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Old 10-15-2005, 02:19 AM   #1
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Registered: Apr 2004
Posts: 21

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Just trying to make a simple, no security file server

All I want is a simple file server that everyone can read from and write to. Absolutely no security limitations at all whatsoever. It's just on my home network, behind 2 routers and 2 firewalls and NAT/IP Masquerading, so security is really not an issue.

However, no matter what I try, I cannot write to the public share from any user but root. What can I do to enable write capability from regular users? Also, files all show up as being owned by root, when they should be owned by samba. They are owned by samba on the actual fileserver, and the directories they are mounted to are owned by samba on the other machines. Why is it mounting them as owned by root?

Here is my smb.conf minus some printer shares.

workgroup = WORKGROUP
server string = Samba Server %v
printcap name = cups
printing = cups
load printers = yes
security = share
browseable = yes
public = yes
browse list = yes
preferred master = yes

comment = Public Files
guest ok = yes
path = /data/public
force user = samba
force group = users
read only = No
public = yes
create mask = 0777
directory mask = 0777
directory security mask = 0777
writeable = yes
force create mode = 0777
force directory mode = 0777

Please help me remove all this annoying security crap!
Old 10-15-2005, 05:46 AM   #2
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Registered: Aug 2001
Location: Fargo, ND
Distribution: SuSE AMD64
Posts: 15,733

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Your network setup sounds a lot like the Charity Office example in the Samba by Example book. If you have samba-doc installed, then you already have this book:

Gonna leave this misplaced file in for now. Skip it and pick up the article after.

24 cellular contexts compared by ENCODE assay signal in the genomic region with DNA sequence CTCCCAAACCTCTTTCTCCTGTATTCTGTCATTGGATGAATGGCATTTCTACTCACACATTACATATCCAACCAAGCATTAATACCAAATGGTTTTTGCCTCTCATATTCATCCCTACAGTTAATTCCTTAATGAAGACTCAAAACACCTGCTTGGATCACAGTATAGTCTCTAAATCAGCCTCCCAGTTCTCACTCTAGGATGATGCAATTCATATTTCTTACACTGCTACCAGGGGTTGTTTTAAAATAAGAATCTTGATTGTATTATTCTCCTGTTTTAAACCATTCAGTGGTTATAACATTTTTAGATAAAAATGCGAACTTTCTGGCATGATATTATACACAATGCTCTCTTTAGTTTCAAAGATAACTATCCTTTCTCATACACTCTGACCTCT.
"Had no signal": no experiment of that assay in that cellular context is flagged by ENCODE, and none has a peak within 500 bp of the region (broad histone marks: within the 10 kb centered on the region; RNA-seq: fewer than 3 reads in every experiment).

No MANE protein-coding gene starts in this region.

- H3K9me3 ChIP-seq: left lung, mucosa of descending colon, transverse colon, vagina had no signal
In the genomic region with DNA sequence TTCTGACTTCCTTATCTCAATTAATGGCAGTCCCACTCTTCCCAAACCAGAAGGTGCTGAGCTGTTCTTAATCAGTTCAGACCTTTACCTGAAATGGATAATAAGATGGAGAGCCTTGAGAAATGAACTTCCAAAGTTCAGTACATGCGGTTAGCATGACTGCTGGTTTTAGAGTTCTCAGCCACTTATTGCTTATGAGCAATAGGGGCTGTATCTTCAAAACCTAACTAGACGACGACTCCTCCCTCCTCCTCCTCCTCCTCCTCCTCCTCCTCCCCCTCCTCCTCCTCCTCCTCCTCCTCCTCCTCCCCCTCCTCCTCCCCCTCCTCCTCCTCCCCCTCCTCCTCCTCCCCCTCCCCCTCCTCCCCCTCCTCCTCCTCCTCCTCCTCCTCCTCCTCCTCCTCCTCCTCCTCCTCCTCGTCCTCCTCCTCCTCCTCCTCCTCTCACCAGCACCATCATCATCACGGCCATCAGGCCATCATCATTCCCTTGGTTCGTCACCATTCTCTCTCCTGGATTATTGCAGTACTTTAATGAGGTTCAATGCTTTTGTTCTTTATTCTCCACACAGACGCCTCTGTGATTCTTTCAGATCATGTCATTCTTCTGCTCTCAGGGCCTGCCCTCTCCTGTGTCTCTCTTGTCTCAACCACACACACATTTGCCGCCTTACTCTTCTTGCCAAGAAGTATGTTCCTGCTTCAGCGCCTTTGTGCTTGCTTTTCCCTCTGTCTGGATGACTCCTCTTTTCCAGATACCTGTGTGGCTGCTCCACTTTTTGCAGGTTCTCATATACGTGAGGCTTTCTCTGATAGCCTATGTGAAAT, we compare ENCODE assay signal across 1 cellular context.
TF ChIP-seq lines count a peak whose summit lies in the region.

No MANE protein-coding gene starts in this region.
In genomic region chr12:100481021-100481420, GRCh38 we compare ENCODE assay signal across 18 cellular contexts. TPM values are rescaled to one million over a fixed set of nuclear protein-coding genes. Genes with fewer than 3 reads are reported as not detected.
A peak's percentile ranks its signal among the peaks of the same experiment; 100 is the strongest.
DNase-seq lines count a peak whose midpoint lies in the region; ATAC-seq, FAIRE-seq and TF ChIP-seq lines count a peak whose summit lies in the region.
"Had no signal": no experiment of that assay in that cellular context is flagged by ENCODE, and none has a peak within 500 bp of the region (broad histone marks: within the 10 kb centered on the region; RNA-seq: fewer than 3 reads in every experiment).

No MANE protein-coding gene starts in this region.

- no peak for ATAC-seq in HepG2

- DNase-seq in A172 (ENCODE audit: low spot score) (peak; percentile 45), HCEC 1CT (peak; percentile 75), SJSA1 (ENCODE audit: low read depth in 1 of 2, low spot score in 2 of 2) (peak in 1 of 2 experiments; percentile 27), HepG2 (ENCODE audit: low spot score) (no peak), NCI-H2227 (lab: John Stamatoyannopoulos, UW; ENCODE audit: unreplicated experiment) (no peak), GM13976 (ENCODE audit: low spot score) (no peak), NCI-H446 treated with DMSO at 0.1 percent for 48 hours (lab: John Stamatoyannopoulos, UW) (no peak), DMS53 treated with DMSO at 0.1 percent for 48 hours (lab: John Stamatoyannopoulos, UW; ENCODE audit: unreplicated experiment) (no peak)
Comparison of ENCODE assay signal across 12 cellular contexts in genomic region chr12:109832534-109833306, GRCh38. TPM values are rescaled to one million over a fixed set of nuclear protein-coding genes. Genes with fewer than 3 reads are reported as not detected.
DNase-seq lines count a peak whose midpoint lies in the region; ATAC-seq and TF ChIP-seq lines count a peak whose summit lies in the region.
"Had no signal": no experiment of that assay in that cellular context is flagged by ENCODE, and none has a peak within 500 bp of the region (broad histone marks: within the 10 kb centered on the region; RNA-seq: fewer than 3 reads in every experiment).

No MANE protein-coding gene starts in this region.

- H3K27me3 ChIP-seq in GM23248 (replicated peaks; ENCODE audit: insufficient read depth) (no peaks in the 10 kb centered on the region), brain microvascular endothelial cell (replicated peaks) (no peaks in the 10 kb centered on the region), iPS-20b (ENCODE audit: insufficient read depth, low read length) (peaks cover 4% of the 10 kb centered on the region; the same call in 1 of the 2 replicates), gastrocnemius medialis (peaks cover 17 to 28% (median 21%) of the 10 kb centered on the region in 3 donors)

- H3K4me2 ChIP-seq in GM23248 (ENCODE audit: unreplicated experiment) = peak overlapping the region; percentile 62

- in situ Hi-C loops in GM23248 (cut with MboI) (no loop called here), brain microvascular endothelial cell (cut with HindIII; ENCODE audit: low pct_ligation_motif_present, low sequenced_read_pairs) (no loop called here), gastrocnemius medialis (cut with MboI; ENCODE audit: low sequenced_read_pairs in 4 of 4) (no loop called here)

or if you don't have swat installed:
look for this webpage at
Here is a part of the example configuration:
   workgroup = MIDEARTH
   security = SHARE
   printing = CUPS
   printcap name = CUPS
   disable spoolss = Yes
   show add printer wizard = No
   wins support = yes
   comment = Funds Tracking & Management Files
   path = /data/ftmfiles
   read only = No
   force user = abmas
   force group = office
   guest ok = Yes
   nt acl support = No
   comment = General Office Files
   path = /data/officefiles
   read only = No
   force user = abmas
   force group = office
   guest ok = Yes
   nt acl support = No
In this example, the forced user is "abmas" and the forced group is "office". You may want to create a new user/group to use for your share. ( I'm not sure if you want to use a system user ) The directories shared are given the owner:group "abmas:office" using the chmod command as root on the samba server. There are other things mentioned, and I don't know how close you want to be to the example. I would recommend you read the example yourself. If your system doesn't have a samba-doc package, try looking in . ( For rpm based distro's )

One last thing. If you configure samba by manually editing the /etc/samba/smb.conf file yourself, be sure to run "testparm" to verify that you don't have syntax errors in the configuration file.
I copied and pasted your smb.conf segment to a file and it passed this test, However, if there is an error in a part you didn't post, this might cause the configuration to be rejected.

Last edited by jschiwal; 10-15-2005 at 06:05 AM.


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